The crowd settled down a bit for a few songs. “When Your Mind’s Made Up”was awesome live and the vibe started to improve a bit. Almost immediately, people close behind me started yelling “we need a doctor.” Someone had collapsed. I assume they’d fainted, which happens at shows, but this person stayed down. A nurse broke through the crowd to help, but no one stood up. People shouted to call 911. Glen spoke to ask the crowd to give them space and said we’d wait for the ambulance, which was absolutely the right call, but it took a solid 20 minutes. He sang “Bird of Sorrow” (another favorite) afterwards, and the lyrics–“well I’m callin’ to you, please get off the floor”–seemed too well planned given the recent medical event. We chuckled, and Glen was sure to add after the song that he saw the ill person leave and felt sure they were going to be fine and asked us to send our best energy to them.

For me, the show never recovered after this point. The whole night was disjointed, and I felt Glen just couldn’t get into a good rhythm, which was not his fault and was probably as frustrating for him as it was for us. My concert friend Bob, who joined me, insists this wasn’t a terrible show, and thinks I was just stressed about catching my bus home, but I disagree.

There were a couple of high points before I had to leave early, including genuinely nice remarks Glen offered about Woody Guthrie before covering his song, “Vigilante Man,” and the very sweet moment when Glen’s trombonist, Curtis Fowlkes, walked up to the microphone to sing a lovely rendition of “Wedding Ring” that I’m sure made more than just me a little misty eyed.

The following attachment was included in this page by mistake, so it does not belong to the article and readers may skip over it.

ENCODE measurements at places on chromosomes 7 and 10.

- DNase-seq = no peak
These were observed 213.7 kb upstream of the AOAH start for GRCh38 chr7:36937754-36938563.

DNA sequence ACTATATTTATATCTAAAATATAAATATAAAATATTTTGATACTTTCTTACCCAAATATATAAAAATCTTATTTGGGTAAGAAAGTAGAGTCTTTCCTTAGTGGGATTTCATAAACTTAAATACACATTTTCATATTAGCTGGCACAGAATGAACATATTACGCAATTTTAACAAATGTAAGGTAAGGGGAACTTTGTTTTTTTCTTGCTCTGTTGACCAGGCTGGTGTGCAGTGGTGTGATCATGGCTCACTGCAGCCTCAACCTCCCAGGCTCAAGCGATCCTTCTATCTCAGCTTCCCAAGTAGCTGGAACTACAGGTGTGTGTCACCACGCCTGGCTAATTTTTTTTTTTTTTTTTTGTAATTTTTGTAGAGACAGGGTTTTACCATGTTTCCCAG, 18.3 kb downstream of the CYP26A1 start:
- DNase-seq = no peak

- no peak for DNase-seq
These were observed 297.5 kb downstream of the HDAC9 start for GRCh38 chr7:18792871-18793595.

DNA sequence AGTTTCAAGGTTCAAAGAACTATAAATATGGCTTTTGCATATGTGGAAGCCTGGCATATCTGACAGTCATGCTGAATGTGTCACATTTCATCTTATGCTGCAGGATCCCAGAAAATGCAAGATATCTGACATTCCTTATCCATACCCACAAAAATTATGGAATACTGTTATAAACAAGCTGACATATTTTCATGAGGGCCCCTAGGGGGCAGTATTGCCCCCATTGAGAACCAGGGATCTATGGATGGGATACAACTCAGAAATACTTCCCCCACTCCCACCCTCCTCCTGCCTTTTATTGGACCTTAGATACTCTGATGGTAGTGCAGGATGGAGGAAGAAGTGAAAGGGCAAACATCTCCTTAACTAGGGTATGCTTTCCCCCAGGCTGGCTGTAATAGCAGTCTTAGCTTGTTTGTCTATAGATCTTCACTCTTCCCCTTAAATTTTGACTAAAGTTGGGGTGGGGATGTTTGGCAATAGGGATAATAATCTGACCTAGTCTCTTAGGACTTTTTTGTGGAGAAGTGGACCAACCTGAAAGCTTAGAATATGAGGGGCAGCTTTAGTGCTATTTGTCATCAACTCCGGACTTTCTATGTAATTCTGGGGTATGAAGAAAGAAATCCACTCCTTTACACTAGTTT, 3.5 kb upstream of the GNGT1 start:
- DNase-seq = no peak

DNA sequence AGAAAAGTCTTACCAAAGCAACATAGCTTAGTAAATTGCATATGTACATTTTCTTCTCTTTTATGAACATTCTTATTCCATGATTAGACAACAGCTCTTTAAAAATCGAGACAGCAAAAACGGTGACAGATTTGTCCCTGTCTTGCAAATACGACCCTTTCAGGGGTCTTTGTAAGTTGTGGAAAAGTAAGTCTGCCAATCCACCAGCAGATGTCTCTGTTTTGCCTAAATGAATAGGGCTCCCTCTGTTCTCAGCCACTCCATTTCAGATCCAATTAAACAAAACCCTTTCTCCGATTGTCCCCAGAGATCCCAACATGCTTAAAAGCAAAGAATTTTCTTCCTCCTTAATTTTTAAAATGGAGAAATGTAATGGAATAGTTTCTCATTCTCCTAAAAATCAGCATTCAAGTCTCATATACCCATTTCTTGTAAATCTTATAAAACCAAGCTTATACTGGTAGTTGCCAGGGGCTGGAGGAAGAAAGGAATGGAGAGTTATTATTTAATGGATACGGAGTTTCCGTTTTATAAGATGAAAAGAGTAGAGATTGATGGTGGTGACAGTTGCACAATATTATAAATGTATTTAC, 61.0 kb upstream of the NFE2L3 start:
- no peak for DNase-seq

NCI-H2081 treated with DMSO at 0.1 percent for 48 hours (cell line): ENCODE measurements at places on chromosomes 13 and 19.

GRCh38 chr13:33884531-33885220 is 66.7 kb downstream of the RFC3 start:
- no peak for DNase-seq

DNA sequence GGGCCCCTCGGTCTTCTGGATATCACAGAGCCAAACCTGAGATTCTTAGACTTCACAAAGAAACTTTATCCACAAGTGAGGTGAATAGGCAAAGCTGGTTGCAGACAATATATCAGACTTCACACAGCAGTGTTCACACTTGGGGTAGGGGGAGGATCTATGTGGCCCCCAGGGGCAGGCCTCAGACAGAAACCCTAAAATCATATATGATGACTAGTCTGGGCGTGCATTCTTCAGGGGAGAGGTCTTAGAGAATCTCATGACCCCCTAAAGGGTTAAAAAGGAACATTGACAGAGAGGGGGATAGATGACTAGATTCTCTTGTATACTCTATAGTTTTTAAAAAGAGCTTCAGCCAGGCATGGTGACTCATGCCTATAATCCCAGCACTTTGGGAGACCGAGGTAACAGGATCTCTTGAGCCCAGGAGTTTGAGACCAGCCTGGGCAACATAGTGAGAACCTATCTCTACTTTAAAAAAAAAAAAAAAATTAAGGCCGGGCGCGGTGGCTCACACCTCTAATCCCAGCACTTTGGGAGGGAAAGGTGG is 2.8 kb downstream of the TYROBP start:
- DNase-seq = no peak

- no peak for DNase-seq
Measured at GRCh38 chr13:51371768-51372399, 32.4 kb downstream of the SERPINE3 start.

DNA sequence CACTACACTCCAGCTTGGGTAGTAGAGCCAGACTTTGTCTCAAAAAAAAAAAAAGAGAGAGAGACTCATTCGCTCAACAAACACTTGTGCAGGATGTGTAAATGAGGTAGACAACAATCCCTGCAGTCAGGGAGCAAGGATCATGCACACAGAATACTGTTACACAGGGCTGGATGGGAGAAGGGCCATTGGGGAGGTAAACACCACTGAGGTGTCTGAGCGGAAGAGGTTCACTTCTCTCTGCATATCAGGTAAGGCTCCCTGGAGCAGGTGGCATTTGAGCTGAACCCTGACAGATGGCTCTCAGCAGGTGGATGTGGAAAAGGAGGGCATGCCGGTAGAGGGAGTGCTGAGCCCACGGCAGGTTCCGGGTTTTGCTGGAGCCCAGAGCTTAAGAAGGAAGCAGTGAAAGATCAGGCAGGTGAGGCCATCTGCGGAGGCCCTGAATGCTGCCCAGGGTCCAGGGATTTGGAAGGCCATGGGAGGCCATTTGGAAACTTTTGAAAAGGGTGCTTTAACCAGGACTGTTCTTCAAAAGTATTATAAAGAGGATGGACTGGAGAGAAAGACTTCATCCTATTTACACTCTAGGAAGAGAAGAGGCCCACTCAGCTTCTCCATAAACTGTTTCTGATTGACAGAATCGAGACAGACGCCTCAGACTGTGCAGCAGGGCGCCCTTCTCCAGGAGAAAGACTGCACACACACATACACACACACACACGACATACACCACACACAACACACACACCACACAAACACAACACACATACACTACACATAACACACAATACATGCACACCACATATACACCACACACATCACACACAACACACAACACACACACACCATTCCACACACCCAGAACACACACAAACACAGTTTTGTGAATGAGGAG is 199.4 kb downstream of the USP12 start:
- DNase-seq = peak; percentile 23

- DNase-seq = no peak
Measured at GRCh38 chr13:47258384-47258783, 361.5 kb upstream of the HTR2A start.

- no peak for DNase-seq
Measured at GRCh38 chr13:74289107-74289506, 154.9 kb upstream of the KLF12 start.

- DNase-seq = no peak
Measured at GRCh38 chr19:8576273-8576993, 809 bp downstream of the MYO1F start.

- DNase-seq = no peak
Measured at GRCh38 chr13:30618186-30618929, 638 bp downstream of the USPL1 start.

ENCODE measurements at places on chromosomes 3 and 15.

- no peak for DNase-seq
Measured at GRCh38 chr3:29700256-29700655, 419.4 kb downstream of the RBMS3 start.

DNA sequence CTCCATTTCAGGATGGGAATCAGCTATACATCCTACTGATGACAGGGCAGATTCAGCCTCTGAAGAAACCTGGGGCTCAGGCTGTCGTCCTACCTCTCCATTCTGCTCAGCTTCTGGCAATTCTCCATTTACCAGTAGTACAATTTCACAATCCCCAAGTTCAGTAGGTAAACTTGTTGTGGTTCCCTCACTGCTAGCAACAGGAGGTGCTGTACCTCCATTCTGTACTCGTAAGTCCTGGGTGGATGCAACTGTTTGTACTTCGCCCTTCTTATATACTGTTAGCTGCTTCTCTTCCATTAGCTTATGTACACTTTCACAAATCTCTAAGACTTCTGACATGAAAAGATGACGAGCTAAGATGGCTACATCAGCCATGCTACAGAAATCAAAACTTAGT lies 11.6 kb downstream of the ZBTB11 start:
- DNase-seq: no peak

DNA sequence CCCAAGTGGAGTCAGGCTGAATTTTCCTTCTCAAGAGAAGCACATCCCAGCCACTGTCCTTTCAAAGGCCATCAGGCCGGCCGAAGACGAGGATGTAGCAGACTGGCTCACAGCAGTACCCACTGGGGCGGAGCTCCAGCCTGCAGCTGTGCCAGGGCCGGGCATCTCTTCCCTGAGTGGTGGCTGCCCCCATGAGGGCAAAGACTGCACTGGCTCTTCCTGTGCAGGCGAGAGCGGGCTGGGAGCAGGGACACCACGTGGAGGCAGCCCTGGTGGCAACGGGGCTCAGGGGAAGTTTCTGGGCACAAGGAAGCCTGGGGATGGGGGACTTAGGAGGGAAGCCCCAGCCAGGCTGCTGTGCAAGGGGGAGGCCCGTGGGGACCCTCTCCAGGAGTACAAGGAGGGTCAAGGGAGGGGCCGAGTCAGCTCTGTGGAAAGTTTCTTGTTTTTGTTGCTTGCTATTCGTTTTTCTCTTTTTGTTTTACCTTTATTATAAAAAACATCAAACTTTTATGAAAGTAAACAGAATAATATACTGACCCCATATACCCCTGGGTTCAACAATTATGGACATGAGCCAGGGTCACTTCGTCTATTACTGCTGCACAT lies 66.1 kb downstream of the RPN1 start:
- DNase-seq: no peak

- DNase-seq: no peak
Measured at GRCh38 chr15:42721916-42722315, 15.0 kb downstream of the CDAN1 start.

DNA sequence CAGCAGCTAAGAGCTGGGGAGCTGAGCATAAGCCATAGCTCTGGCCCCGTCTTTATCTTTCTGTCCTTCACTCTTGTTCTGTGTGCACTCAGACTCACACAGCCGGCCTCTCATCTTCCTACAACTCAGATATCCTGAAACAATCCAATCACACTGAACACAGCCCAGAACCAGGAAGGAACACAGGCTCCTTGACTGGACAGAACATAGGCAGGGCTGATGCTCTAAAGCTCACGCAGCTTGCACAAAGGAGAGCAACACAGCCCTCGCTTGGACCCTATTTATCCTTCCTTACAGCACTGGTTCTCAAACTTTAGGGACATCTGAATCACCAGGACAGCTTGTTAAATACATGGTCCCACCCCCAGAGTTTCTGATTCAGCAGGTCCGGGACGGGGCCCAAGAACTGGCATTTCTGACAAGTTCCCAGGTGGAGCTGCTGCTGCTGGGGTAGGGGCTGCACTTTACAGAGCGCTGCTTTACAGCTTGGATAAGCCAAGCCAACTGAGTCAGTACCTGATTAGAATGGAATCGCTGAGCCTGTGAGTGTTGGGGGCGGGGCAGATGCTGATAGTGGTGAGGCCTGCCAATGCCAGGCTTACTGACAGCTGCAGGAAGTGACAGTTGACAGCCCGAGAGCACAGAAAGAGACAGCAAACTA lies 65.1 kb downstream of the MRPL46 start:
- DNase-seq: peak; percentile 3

I’d told myself I would leave at 10:45 no matter what to give myself 30 minutes to catch the last bus home, and Glen just happened to play the first chords of “Falling Slowly” at that exact moment. Resigned to missing his best-known song, I sadly waved goodbye to my neighbors and tried not to interrupt the song for other people while also booking it out to Landsdowne Street. I was lucky to see a taxi coming my way a minute later that got me to South Station where my bus was waiting with 14 minutes to spare. It made me wish I’d stayed the three minutes to hear “Falling Slowly,” but I was already cutting it too close for my comfort and made the right call for me.

Since the show was supposed to start at 8, I was really surprised to learn from Bob that I’d missed SEVEN more songs after I left. Bob said Glen got into a groove and the show bounced back after I left. I’m glad it did. My friend Kay was in the crowd (I found out a few days later), and she said she didn’t make it back to her hotel across the street until almost midnight. Quite a long night–especially for a show with no opening act!

I’d see Glen again in a heartbeat, because he is magic. This was just a night when too many things when wrong that were no one’s fault, except the loud drunk people scattered throughout the many bars at the House of Blues. I can pretty confidently say I’ll actively avoid that venue in the future–even if it hosts my favorite musicians–because it’s not a venue designed to support active listening, which is crucial to me at a show.

I thought this was a really stressful, disappointing night. If this was your first Glen show, I hope you see him again in a venue that shows musicians more respect. Glen deserves it and the audience does, too. No matter the circumstances, Glen is amazing, and I hope you all have a perfect Glen concert experience someday. They are worth waiting for.

xo,

bree